You can't change the technology, and you can't change people so your only option is to accept reality and run with it or stay the fuck out of the business and find some other way to make money.

Comment Re:Why do you insist on misquoting me? (Score 1) 128

who wanted me permanently unemployed

It's hard to remember that the "conspiracy theorist" is *me* sometimes.

I can see how someone reading that statement with no context whatsoever could imagine it to be some sort of conspiracy. I do not see the conservatives as having an ambition to destroy me, personally; rather I am a victim of the Conservative War on Science. I have been training my entire life for a position in scientific research, and they are proudly do everything they can to bring science to a screeching halt in this country. That results in my permanent unemployment.

I'm impressed that you so proudly attempted to make two contradictory arguments in one sentence. I'm not sure why this impresses me, though, you do it quite often.

"Trollin', trollin', trollin'

You do a much better job than most of convincing others that you actually believe the contradictory statements you spew out on a regular basis.

Comment Re:But intel... (Score 0) 133

But intel keeps telling us we only need 4 cores for games?!

They're right. A quad-core intel chip beats the pants off an eight-core AMD chip... for twice the money. The maximum frame rates are only maybe 5% higher, but the minimums are almost 50% higher. If it's worth the money to you to keep your minimum frame rates up, which really can make the difference between killing and being killed in an online match mind you, then you buy the Intel chip.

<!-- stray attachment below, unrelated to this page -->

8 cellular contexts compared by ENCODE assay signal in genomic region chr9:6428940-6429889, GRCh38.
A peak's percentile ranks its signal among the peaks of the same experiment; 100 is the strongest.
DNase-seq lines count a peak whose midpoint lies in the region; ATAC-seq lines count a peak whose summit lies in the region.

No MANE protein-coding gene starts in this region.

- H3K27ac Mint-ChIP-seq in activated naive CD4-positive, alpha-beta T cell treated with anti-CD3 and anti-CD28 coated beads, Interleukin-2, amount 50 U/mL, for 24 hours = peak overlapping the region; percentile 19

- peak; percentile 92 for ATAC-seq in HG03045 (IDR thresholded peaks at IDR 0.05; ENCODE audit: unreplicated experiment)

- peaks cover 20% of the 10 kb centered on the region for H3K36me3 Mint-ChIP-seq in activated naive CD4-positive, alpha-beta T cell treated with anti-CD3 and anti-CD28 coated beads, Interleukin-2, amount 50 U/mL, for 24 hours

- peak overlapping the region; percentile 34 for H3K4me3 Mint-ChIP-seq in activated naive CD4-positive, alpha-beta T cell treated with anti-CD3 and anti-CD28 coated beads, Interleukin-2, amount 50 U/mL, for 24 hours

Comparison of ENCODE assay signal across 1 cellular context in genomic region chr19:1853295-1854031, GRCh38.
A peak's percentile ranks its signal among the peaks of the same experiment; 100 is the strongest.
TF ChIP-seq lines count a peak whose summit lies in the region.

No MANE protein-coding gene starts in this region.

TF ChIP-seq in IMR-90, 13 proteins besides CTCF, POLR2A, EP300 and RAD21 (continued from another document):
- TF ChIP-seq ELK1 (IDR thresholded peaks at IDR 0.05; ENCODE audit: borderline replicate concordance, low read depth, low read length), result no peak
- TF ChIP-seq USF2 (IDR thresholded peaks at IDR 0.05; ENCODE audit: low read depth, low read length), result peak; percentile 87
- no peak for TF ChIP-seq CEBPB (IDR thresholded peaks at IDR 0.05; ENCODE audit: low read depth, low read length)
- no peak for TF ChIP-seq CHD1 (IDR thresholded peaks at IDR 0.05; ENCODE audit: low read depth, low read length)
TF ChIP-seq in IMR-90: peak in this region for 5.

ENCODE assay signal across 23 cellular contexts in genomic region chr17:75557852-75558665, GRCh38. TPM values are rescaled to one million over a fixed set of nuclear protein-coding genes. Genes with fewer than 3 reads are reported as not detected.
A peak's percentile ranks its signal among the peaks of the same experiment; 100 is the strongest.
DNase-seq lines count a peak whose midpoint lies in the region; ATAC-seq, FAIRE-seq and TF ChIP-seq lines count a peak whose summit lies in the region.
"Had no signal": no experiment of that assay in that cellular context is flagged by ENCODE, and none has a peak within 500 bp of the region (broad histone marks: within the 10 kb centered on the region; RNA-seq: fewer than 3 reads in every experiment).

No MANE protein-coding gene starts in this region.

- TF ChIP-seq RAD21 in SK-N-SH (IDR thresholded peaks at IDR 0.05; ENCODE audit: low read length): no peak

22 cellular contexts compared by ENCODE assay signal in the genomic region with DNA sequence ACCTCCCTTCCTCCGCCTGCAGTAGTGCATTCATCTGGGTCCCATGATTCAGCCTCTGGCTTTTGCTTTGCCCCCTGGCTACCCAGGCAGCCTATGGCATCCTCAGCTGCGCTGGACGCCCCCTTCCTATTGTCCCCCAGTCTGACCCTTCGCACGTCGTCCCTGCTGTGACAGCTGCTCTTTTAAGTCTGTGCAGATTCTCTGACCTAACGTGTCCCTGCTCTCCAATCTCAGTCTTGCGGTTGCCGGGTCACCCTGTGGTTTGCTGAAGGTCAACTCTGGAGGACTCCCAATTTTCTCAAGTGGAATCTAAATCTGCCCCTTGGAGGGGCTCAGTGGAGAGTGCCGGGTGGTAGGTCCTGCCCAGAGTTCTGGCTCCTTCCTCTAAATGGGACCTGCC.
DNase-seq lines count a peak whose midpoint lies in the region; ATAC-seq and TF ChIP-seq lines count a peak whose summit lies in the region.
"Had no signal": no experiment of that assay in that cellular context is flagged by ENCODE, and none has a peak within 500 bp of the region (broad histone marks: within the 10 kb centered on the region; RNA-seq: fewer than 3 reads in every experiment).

To me, saving a hundred bucks (and almost another hundred on the motherboard, which was also cheaper) was more important. But to each their own.

Comment Re:Summary is so broken (Score 3, Informative) 133

"Wouldn't two more cores, or approximately 25% of the processor power of the system, be useful to gamers that want better gameplay?"

Yeah but it'd also mean no free resources to support things like a common interface for inviting friends to your game, or still chatting to friends playing different games and so forth.

It'd mean no resources to just hop out of the game to check a video on YouTube if you're stuck, or resources to record your gameplay and stream it without each and every game having to support these things themselves.

Fact is modern consoles have a baseline of functionality that is common between games - friends lists, chat, recording/streaming gameplay and so on and that needs dedicated resources.

All that's happened here is that they've realised they don't need quite as many resources as they originally thought they might to support this baseline functionality.

It benefits game developers and users too - developers don't have to implement this stuff themselves, and users don't have to put up with completely different implementations between every game they're in, so it's a good thing.

Comment Re:BUILD (Score 1) 322

My you're an angry little fellow aren't you?

You obviously really really hate being wrong on the internet to shed that many tears over it.

Sucks to be you, I'd hate to spend my life as stressed and angry over life as you clearly are.

But then, you do live in a country where it's legal for companies to fuck you over in this sort of way so it's not surprising you assume you'll get fucked. Me? Nah, I ain't gonna get fucked, my country has sane laws, I'm protected whatever happens because corporations don't run my country like they do yours, but thanks for your concern.

A rock store eventually closed down; they were taking too much for granite.